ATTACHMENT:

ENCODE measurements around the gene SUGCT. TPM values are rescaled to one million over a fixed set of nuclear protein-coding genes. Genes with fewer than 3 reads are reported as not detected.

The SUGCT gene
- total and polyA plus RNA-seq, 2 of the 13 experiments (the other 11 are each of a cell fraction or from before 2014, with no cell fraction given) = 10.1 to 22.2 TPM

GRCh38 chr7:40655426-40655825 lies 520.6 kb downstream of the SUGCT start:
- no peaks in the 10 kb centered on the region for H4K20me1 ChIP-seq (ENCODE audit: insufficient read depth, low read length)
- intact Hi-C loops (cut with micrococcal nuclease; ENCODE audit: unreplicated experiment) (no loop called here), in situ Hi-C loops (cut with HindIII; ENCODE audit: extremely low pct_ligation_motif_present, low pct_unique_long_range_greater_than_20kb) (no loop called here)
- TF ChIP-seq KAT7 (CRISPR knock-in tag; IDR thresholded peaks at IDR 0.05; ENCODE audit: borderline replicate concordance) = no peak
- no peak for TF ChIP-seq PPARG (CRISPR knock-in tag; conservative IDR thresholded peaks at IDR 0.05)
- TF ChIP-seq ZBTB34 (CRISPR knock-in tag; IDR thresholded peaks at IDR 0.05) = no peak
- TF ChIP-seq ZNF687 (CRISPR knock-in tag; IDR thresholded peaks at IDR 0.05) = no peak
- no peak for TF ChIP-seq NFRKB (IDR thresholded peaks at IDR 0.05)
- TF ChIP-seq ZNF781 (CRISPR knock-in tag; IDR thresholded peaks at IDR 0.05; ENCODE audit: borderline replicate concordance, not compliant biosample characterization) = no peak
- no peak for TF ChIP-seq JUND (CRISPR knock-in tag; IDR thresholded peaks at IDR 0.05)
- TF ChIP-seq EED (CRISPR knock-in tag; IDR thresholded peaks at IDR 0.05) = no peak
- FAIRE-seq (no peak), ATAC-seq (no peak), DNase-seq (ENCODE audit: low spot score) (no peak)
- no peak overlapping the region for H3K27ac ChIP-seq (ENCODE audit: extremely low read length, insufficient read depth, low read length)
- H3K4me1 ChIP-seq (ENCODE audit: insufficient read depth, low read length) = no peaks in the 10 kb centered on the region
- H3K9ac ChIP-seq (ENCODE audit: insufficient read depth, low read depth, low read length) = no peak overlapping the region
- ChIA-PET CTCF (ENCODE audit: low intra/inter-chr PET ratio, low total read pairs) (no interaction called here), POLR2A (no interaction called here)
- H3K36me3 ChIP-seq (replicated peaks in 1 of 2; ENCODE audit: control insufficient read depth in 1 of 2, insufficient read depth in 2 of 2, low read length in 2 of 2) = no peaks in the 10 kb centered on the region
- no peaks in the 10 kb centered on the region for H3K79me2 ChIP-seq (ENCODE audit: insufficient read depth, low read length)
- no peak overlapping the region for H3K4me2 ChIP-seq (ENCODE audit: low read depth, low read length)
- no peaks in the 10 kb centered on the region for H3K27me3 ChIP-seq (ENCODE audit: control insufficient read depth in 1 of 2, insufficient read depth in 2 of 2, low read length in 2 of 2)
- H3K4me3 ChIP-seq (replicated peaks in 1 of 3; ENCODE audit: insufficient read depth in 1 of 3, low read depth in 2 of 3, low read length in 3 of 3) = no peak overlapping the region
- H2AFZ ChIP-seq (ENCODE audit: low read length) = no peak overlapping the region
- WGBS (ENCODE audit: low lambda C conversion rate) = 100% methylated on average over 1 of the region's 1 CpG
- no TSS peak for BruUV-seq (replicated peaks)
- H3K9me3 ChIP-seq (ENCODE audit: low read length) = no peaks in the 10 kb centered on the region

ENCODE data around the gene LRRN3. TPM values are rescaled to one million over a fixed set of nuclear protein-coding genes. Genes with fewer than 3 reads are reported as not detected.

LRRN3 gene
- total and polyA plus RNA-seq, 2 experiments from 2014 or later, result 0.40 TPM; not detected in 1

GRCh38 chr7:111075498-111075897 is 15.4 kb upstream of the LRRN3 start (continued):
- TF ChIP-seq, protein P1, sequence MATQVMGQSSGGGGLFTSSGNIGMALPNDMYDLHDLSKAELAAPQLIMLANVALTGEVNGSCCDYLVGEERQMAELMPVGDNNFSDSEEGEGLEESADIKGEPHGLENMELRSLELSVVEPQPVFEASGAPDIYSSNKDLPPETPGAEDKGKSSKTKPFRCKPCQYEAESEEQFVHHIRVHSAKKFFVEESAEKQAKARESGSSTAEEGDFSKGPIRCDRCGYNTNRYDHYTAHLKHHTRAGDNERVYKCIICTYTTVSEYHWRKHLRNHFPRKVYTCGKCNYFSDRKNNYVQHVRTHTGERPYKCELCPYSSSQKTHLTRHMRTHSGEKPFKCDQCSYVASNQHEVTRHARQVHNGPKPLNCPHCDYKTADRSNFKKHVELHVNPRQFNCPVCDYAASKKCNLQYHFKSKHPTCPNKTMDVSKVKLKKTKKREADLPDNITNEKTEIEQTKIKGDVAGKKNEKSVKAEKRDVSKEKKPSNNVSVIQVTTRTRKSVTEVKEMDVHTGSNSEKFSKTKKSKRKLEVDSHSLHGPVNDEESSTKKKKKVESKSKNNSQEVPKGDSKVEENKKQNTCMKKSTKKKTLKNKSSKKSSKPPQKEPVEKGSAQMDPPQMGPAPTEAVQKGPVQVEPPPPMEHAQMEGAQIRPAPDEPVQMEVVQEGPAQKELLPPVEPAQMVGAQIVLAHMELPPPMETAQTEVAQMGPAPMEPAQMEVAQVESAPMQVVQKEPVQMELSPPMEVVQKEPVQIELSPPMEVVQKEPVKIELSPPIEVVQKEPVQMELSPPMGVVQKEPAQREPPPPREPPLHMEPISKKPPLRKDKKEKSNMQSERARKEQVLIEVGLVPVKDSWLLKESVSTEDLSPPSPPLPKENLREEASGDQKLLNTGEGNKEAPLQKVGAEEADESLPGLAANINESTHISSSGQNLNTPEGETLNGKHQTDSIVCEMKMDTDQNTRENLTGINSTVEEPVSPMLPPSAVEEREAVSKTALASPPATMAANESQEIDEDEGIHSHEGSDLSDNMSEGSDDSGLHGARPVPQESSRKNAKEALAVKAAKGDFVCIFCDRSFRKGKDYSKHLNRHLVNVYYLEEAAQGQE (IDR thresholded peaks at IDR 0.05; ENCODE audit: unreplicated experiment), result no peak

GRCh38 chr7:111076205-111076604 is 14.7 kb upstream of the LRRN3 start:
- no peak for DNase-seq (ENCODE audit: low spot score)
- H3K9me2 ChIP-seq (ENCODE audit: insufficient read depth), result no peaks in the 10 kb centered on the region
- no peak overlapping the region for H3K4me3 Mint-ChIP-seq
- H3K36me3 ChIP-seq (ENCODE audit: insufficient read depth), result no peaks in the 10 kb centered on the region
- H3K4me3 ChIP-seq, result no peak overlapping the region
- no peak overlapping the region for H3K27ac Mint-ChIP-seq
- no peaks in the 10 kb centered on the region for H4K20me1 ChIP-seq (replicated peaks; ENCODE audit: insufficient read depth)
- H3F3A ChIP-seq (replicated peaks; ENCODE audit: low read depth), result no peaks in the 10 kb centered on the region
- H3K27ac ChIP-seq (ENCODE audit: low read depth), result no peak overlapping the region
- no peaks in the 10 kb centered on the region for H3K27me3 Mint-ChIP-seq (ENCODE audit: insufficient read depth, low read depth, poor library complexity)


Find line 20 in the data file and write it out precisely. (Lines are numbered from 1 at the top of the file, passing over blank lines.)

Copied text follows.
- H3K36me3 ChIP-seq (replicated peaks in 1 of 2; ENCODE audit: control insufficient read depth in 1 of 2, insufficient read depth in 2 of 2, low read length in 2 of 2) = no peaks in the 10 kb centered on the region